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Articles 1 - 4 of 4

Full-Text Articles in Law

Mathews V. Goldfarb, Lewis F. Powell Jr. Oct 1976

Mathews V. Goldfarb, Lewis F. Powell Jr.

Supreme Court Case Files

No abstract provided.


Coal Law From The Old World: A Perspective On Land Use And Environmental Regulation In The Coal Industries Of The United States, Great Britain, And West Germany, Zygmunt J.B. Plater Jan 1976

Coal Law From The Old World: A Perspective On Land Use And Environmental Regulation In The Coal Industries Of The United States, Great Britain, And West Germany, Zygmunt J.B. Plater

Boston College Law School Faculty Papers

America’s reentry into the Coal Age has been one of the major consequences of the Mideast oil-producing nations’ discovery of their collective marketing power, and in this new emphasis on coal the United States is not alone. Like the United States, many industrialized nations with domestic coal reserves had allowed their coal industries to languish under the influence of low-priced, petroleum based energy economy and are now hastening to strengthen their coal production. Different nations approach the regulation of their resurgent coal industries in varying ways, however, and these differences can be instructive to American observers, particularly as they ...


The Twilight Of Welfare Criminology: A Final Word, Stephen J. Morse Jan 1976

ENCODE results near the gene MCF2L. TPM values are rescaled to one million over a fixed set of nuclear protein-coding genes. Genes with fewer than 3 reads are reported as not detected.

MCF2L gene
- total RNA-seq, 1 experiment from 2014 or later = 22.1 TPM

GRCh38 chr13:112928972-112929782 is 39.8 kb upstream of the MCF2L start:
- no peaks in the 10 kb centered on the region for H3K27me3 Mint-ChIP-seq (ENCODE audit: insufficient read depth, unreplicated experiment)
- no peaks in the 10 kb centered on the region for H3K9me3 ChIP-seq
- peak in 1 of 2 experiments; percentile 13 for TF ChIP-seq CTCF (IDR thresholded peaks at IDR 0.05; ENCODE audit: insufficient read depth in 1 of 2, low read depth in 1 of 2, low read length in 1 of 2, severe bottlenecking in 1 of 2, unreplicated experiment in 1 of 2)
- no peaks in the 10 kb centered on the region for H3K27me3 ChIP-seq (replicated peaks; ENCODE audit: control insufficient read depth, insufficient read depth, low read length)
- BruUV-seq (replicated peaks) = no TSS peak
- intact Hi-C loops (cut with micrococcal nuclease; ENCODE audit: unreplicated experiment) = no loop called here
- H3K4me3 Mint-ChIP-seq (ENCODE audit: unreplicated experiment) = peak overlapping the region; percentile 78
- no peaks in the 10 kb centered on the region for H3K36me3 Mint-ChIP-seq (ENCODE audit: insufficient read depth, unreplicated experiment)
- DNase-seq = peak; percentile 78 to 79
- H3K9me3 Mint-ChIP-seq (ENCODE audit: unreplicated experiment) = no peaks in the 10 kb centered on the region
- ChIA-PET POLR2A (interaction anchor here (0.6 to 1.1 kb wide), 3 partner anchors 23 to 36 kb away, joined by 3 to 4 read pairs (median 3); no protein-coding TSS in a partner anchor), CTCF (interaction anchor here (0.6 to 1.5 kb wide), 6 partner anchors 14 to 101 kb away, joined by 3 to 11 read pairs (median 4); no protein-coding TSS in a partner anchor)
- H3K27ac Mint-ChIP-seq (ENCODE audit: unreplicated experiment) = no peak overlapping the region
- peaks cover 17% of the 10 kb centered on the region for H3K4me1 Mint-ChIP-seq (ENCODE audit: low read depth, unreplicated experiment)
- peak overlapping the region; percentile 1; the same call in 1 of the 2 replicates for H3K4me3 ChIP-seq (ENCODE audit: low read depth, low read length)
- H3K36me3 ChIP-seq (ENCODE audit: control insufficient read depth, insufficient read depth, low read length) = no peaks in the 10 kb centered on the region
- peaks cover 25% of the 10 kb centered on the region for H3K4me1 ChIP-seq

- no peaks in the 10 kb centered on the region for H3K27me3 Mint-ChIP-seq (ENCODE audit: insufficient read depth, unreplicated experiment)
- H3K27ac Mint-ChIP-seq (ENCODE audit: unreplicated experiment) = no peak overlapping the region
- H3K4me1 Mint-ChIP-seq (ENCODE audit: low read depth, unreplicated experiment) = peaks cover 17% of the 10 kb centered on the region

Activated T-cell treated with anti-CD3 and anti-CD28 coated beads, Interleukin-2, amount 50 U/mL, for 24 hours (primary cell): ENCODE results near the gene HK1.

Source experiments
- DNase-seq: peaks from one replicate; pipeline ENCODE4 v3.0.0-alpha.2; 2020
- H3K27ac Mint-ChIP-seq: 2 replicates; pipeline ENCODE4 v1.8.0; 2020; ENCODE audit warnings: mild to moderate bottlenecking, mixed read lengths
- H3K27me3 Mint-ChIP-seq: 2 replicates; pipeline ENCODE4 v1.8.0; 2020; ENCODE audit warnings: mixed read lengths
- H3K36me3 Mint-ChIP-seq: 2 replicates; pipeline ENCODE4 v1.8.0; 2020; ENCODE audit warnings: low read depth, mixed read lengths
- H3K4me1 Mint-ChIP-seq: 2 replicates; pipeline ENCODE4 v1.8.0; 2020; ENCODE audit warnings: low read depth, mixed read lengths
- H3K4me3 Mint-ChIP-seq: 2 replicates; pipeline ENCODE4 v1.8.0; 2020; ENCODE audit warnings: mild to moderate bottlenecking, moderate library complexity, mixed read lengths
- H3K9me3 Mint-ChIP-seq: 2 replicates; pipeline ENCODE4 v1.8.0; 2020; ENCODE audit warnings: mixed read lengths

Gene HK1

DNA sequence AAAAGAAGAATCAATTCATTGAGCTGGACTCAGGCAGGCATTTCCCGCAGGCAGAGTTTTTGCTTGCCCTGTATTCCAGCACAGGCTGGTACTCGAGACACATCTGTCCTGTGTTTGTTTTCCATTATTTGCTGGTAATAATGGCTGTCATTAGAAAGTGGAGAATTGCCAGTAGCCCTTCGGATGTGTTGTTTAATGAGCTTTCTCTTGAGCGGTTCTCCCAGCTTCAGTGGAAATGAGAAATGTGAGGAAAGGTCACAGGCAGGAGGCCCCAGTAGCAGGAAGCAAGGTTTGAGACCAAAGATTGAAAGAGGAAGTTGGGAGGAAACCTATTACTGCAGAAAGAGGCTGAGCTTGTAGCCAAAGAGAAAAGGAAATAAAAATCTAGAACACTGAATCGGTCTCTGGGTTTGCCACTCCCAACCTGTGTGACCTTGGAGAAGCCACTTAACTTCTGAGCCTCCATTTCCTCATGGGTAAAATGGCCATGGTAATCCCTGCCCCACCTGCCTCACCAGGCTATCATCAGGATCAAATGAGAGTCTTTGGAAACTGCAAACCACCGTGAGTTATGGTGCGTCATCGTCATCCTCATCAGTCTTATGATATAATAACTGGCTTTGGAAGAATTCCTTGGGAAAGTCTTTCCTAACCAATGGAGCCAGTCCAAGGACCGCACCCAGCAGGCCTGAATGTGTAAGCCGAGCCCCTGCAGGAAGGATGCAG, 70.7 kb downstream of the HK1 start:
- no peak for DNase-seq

The Twilight Of Welfare Criminology: A Final Word, Stephen J. Morse

Faculty Scholarship at Penn Law

No abstract provided.


The Definition Of Disability In Social Security And Supplemental Security Income: Drawing The Bounds Of Social Welfare Estates, Lance Liebman Jan 1976

The Definition Of Disability In Social Security And Supplemental Security Income: Drawing The Bounds Of Social Welfare Estates, Lance Liebman

Faculty Scholarship

Federal aid to the disabled is a vast enterprise; over nine billion dollars are annually paid to five million beneficiaries. In this Article, Professor Liebman points out how the ad hoc nature of social welfare legislation and programming has resulted in a system that produces inconsistent and sometimes inequitable determinations of disability. The present system, he argues, draws significant economic and social distinctions among the disabled, as well as distinctions between the disabled and the unemployed, that have been inadequately explained and justified. By focusing on worker expectations generated by the administration of our disability programs, and on the structural ...